Thomas Gill was born in Honolulu, Hawaii, and spent his first 4 years there.  After his father retired from the US Navy, the family returned to the mainland and traveled from Los Angeles to Halifax, NS, and settled in the small town of Flora, Indiana for about 6 months.  His father earned a job at Boeing, so the family moved to Whidbey Island, thanks to his adventures there while serving in the Navy.  The family move into Langley in the Spring of 1989, where they continue to reside today.

Attending the South Whidbey Schools, Thomas learned about the history of his community, and through interactions with several community organizations he was compelled at a young age to serve his community.  In middle school he used the accumulated knowledge about computers and electronics to assist teachers and students in having functional equipment in their homes.  This drove him to begin to make computers part of his future studies, including officially working for the school district (albeit simply for class credit) in repairing the district’s new and aging technological infrastructure.

This work encouraged him to attend Kettering University and study Computer Engineering.  The experience greatly increased his knowledge of computers, while extra studies focused on history, economics, and psychology.  During this period, he spent time in school in Flint, Michigan, and worked at different companies in Lake Orion, Michigan; Franklin, Michigan; Carlsbad, California; Hillsboro, Oregon; and White Salmon, Washington.  While living in these different communities, he learned about different government structures, city planning, and budgeting.  During this time, he continued to keep up with the goings on in his hometown of Langley, and began to become interested in doing what he could to give back to his community, wherever he landed after college.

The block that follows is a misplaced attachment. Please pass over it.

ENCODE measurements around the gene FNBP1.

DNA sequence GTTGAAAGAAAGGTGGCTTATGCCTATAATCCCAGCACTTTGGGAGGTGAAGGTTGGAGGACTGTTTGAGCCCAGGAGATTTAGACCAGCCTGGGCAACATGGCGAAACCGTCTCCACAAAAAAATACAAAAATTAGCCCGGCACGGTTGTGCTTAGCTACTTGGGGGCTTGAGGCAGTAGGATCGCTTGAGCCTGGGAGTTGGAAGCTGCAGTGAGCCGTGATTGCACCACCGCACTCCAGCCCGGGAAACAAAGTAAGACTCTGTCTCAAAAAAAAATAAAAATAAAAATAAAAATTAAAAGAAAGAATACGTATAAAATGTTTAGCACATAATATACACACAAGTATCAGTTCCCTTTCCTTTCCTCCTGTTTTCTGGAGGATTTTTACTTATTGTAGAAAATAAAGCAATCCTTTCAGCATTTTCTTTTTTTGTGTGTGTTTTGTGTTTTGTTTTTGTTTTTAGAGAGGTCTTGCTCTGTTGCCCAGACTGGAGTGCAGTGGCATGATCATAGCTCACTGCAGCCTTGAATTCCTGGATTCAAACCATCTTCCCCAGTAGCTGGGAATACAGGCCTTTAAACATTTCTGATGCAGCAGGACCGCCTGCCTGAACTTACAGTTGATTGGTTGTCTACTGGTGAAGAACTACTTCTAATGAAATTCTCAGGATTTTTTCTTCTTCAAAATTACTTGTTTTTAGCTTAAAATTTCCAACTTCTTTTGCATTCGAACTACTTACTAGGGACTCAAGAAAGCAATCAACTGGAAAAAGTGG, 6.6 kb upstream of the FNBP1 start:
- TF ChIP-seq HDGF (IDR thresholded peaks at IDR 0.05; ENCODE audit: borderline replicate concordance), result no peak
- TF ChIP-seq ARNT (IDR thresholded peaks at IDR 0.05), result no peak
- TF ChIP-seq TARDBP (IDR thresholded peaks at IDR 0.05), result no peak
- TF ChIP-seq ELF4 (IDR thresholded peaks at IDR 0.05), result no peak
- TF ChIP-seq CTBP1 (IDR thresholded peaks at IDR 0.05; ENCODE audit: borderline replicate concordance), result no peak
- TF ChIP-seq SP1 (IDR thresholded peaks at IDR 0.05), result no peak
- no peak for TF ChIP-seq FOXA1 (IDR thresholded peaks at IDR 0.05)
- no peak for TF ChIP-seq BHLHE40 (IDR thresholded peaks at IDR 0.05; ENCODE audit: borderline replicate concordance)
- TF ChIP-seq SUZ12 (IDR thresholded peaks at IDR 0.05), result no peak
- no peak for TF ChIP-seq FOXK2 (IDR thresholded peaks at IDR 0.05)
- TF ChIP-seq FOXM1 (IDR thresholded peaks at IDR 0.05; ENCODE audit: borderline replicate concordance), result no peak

Upon completing his studies, he returned to Langley, intending to start his own computer consulting business.  However, city staff confusion about the nature of the work and poorly worded home-occupation ordinances made the prospect not cost effective, and he instead began work at Whidbey Telecom.  However, he did not let the promise he made to himself, to get involved in the community fade away.  He soon-after began to attend city council meetings and workshops, and eventually began volunteering to assist the city in matters relating to the city’s neglected computer and networking systems.  By investing a small amount of capital, he was able to upgrade the city’s network’s speed by 100 times.  Additionally, he assisted the city in upgrading the council chamber’s audio system to modern facilities, and eventually worked to get meetings recorded for podcasting and broadcast on the local Low-power AM radio station.

He was asked by Mayor Samuelson to serve on the Planning Advisory Board as an alternate.  He served for a few months before becoming a full member.  After Jim Sundberg was elected to the City Council, he was appointed Chairman of the PAB, and oversaw the completion of the shoreline master plan, finalizing the tree protection ordinance, creation of an affordable housing ordinance, mix-use building code, and was influential in the design of the 2nd Street reconstruction.

He was elected in 2013 to serve on the City Council.  He was then appointed to the Library Board, and guided that group through proposing several upgrades to the Library building to such a point that the group voluntarily folded for lack of need.  He still serves as the Library Representative to the Council, and works closely with the Library to inform the city of building maintenance needs.

He began to attend the Island County Law and Justice Council meetings of his own accord, and eventually became a representative to the Island County Substance Abuse Prevention Coalition.  After the completion of Mayor McCarthy’s term as Mayor and chair of the Coalition, he was elected to that position by the coalition, and position he continues to hold.

Thomas is running to continue his position on the City Council in order to help the city grow, diversify, and become a more livable community that everyone can enjoy.